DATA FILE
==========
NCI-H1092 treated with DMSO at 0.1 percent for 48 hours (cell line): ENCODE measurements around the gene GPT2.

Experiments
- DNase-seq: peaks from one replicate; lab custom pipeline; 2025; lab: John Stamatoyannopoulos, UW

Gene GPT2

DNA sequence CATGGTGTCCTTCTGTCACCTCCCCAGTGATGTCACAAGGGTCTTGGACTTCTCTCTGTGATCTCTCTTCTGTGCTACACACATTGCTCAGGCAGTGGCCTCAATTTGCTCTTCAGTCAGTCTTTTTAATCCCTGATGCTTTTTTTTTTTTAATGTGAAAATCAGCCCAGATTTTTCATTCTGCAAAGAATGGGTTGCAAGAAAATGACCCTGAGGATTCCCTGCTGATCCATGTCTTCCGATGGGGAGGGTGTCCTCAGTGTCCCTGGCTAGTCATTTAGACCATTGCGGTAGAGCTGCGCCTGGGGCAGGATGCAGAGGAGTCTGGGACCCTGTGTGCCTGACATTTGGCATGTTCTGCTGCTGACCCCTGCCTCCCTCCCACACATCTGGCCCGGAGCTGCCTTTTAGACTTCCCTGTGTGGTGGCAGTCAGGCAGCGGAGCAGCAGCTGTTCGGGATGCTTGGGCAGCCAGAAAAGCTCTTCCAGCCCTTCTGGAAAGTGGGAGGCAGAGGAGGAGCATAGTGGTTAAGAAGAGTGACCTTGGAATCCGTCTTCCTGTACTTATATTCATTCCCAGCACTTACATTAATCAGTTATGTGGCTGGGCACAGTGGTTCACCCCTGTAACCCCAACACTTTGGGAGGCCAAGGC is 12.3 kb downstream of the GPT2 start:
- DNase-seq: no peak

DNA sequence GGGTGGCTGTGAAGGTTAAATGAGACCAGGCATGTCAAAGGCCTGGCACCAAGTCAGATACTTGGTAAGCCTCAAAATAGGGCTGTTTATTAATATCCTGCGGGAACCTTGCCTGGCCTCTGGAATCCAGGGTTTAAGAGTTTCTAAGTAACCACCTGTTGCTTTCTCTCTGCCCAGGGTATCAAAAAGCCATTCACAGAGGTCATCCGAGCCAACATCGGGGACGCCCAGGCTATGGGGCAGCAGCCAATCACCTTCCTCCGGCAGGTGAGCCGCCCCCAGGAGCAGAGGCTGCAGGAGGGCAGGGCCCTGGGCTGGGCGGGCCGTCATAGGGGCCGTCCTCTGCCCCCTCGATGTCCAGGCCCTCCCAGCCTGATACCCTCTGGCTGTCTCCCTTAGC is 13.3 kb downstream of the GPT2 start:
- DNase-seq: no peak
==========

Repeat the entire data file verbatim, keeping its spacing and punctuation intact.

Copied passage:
NCI-H1092 treated with DMSO at 0.1 percent for 48 hours (cell line): ENCODE measurements around the gene GPT2.

Experiments
- DNase-seq: peaks from one replicate; lab custom pipeline; 2025; lab: John Stamatoyannopoulos, UW

Gene GPT2

DNA sequence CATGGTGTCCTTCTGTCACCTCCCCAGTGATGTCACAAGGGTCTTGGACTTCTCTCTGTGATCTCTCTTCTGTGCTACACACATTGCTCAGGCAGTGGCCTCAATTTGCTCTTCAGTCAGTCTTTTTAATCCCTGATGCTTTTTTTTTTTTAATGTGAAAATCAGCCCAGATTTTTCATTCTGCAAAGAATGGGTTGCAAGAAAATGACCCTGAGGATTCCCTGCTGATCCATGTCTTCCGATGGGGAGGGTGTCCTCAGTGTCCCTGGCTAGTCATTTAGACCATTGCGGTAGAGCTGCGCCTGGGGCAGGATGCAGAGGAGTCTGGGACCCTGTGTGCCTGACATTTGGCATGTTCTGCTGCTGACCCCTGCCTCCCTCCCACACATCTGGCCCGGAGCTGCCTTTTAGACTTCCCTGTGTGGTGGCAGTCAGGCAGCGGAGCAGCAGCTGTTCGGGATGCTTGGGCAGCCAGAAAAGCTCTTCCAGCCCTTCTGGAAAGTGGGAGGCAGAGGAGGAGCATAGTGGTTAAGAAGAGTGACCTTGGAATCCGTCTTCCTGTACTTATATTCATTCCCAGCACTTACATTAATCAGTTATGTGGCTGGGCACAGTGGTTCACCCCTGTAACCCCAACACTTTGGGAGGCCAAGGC is 12.3 kb downstream of the GPT2 start:
- DNase-seq: no peak

DNA sequence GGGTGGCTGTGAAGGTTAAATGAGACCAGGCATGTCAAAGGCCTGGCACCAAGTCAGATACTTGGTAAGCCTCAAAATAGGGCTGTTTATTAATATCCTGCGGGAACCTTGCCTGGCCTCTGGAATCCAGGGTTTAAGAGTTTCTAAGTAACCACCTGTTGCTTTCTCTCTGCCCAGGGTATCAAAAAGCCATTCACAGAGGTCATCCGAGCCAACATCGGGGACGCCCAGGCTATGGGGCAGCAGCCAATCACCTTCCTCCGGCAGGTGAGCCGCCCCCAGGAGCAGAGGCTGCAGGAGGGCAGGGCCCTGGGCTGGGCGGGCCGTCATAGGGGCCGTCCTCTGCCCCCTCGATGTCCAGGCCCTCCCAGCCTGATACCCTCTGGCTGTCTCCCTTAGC is 13.3 kb downstream of the GPT2 start:
- DNase-seq: no peak